For Walgreens, this may become a proof of concept opportunity. Walgreens is banking on more payers and employers taking advantage of the kind of lower healthcare outcomes Walgreens has been able to drive through the totality of its operations — retail pharmacy, specialty pharmacy, retail clinics, worksite clinics, infusion and respiratory centers, and mail order. "We feel good about the value we’re offering as more and more PBMs, health plans and others approach us to develop unique member services and benefits that can be offered to clients," Wasson told analysts a week ago. "We’ve never been this busy this early in a [PBM selling] season and every indication is that this will be the most active selling season in recent memory."
Lifting state barriers on the types of vaccinations Rx can deliver equals greater access
WHAT IT MEANS AND WHY IT’S IMPORTANT — The release by Walgreens of case studies that detail how retail pharmacy can expand access to immunizations is obviously important on several fronts, but it really makes one stop and wonder: What could be done if laws didn’t vary by state in terms of what types of vaccinations pharmacists can deliver?
(THE NEWS: Walgreens immunization studies: Pharmacy instrumental in helping states combat disease. For the full story, click here)
The studies demonstrated the impact of three Walgreens initiatives aimed at increasing immunization rates: off-clinic hour vaccine administration (defined as times when traditional physician offices and clinics are closed), a pharmacist-led meningitis vaccination program and expansion of access to immunization services in underserved areas.
The results? Impressive. For example, a pharmacist-led meningitis vaccination program in Texas drove the number of vaccinations provided by Walgreens pharmacists dramatically year over year from 41 in January 2011 to 11,229 in January 2012. The program was implemented in support of a Texas state mandate requiring all college students younger than 30 years of age to be immunized for meningitis before the January 2012 semester and clearly demonstrates that community pharmacies can support state government initiatives and improve public health.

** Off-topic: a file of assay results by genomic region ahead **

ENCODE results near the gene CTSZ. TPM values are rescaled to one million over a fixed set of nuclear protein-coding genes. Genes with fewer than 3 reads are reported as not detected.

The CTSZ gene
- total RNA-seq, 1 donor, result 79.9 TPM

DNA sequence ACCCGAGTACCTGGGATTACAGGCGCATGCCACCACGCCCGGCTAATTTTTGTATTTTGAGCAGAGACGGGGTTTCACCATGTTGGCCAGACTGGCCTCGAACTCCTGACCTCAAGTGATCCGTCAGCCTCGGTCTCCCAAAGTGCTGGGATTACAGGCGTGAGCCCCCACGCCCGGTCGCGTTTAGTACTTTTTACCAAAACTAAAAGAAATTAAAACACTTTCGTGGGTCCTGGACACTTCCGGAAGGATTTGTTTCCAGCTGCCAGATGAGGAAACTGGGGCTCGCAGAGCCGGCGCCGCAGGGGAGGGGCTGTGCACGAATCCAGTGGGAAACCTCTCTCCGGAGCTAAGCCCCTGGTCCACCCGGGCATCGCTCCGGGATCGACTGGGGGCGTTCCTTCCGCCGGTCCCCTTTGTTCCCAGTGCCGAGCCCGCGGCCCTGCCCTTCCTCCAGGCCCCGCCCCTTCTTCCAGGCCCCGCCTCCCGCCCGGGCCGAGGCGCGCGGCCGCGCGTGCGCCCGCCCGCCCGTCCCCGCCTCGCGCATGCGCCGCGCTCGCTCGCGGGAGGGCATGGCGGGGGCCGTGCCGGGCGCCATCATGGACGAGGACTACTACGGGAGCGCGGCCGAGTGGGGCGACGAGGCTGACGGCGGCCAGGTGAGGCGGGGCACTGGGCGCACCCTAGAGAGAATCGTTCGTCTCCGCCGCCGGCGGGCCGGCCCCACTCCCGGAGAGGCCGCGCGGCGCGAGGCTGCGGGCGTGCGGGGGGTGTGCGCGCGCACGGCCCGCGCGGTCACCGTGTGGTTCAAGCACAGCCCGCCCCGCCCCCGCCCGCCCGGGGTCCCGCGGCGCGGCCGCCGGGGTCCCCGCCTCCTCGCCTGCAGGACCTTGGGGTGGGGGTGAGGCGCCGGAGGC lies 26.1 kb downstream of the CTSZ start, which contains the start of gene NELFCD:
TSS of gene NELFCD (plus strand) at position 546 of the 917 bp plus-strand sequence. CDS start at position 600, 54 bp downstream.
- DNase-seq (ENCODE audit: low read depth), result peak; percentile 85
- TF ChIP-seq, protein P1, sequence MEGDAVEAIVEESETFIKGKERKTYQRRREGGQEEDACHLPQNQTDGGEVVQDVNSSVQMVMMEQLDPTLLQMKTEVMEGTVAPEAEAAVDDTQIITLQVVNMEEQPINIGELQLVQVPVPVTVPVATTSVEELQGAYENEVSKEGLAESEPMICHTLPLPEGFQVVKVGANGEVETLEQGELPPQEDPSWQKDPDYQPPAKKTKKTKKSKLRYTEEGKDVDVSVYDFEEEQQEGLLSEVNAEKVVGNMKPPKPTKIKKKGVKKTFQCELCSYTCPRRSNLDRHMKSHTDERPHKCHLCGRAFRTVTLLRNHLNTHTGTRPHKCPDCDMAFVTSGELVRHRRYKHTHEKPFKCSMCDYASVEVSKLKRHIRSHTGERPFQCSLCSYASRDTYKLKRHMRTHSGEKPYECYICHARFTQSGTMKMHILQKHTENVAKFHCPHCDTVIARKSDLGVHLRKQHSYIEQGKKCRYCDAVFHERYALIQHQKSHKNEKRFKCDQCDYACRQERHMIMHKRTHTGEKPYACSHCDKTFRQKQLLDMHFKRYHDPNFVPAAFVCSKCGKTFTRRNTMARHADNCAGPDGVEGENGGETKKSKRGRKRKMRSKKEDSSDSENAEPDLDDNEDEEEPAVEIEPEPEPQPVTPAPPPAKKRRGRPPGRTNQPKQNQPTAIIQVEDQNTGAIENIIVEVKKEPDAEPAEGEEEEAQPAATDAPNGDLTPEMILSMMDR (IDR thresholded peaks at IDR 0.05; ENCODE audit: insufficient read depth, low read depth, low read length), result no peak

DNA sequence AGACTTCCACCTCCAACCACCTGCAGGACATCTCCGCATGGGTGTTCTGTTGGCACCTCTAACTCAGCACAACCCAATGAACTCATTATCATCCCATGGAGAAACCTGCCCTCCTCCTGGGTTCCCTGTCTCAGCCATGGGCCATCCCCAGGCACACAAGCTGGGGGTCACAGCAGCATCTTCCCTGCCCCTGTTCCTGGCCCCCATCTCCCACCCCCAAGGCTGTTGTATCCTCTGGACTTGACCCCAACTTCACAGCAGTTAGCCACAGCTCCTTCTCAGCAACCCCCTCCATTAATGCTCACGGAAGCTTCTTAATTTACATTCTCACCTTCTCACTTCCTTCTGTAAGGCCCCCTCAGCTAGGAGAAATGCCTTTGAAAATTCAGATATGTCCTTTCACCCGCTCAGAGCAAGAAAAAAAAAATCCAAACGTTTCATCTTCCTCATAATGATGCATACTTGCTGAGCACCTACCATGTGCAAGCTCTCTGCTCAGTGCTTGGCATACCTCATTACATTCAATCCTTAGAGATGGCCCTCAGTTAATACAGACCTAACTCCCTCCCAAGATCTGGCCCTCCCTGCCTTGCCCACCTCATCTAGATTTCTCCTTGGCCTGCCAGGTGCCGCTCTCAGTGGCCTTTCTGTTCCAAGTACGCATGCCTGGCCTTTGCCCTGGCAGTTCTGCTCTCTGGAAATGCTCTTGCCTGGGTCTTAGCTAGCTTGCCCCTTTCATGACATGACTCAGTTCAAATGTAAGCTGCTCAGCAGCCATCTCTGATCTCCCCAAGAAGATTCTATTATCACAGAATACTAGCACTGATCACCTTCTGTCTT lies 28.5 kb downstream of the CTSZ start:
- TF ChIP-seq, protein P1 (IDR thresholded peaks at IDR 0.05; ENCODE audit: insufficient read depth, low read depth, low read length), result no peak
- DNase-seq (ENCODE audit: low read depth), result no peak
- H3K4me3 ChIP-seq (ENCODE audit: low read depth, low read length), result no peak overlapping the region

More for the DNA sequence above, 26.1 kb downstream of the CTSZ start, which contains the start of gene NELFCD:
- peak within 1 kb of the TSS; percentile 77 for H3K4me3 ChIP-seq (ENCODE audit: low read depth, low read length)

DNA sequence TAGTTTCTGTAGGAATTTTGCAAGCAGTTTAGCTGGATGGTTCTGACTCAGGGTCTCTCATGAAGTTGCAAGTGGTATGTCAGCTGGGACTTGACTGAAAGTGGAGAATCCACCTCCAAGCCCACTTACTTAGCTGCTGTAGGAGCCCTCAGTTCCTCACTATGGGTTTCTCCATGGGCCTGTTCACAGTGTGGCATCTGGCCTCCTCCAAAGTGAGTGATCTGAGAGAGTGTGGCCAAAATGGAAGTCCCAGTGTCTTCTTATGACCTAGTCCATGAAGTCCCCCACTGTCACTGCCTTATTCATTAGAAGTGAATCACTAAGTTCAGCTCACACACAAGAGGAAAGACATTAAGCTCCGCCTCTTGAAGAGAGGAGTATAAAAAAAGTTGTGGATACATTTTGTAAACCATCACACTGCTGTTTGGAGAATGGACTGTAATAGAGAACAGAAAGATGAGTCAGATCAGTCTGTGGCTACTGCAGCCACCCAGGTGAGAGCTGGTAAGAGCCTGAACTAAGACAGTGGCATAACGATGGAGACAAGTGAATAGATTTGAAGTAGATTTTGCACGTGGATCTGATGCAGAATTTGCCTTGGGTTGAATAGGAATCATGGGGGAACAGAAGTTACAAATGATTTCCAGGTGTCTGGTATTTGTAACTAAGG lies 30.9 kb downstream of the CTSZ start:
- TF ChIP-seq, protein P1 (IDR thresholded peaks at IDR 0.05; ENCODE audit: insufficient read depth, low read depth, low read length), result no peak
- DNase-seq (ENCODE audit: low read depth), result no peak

Then there’s pertussis. Many cases of pertussis are not diagnosed and so are not reported. Yet over the past five years, between 10,000 and 27,000 cases have been reported each year. According to the Centers for Disease Control and Prevention, the last peak year nationally was in 2010 when more than 27,000 cases were reported.
Or what about pneumococcal vaccines? The Centers for Disease Control and Prevention stated that all adults 65 years of age and older should receive the PPSV vaccine. However, the CDC indicated that the percent of adults 65 years and older who had ever received a pneumococcal vaccination is only 59%.
Again, just imagine what could be done if laws didn’t vary by state in terms of what types of vaccinations pharmacists can deliver.
Clearly, there’s a need for greater education on the importance of immunizations and a need for greater access. Lifting the barriers for those pharmacists who practice in states that have such restrictions is a big step in the right direction.
Par launches generic version of Provigil
WOODCLIFF LAKE, N.J. — Par Pharmaceutical has started shipping its generic version of a drug for sleep disorders, the company said Friday.
Par announced the launch of a generic version of Provigil (modafinil), used to treat such sleep disorders as narcolepsy and work shift sleep disorder.
The launch occurred under an agreement between the Federal Trade Commission and Teva Pharmaceutical Industries, which acquired Cephalon, the maker of Provigil, in October 2011. On Thursday, Teva — which launched an authorized generic version of Provigil on March 29 — said the Food and Drug Administration has found it was the sole first filer of a regulatory approval application for generic Provigil.
Mylan sued the FDA in a federal court in response to the decision, saying that Teva had forfeited its right to submit an approval application for generic Provigil that challenged what was now its own patent, and that Mylan should be recognized as the first-to-file company instead.
Provigil has annual sales of about $1.1 billion, according to IMS Health.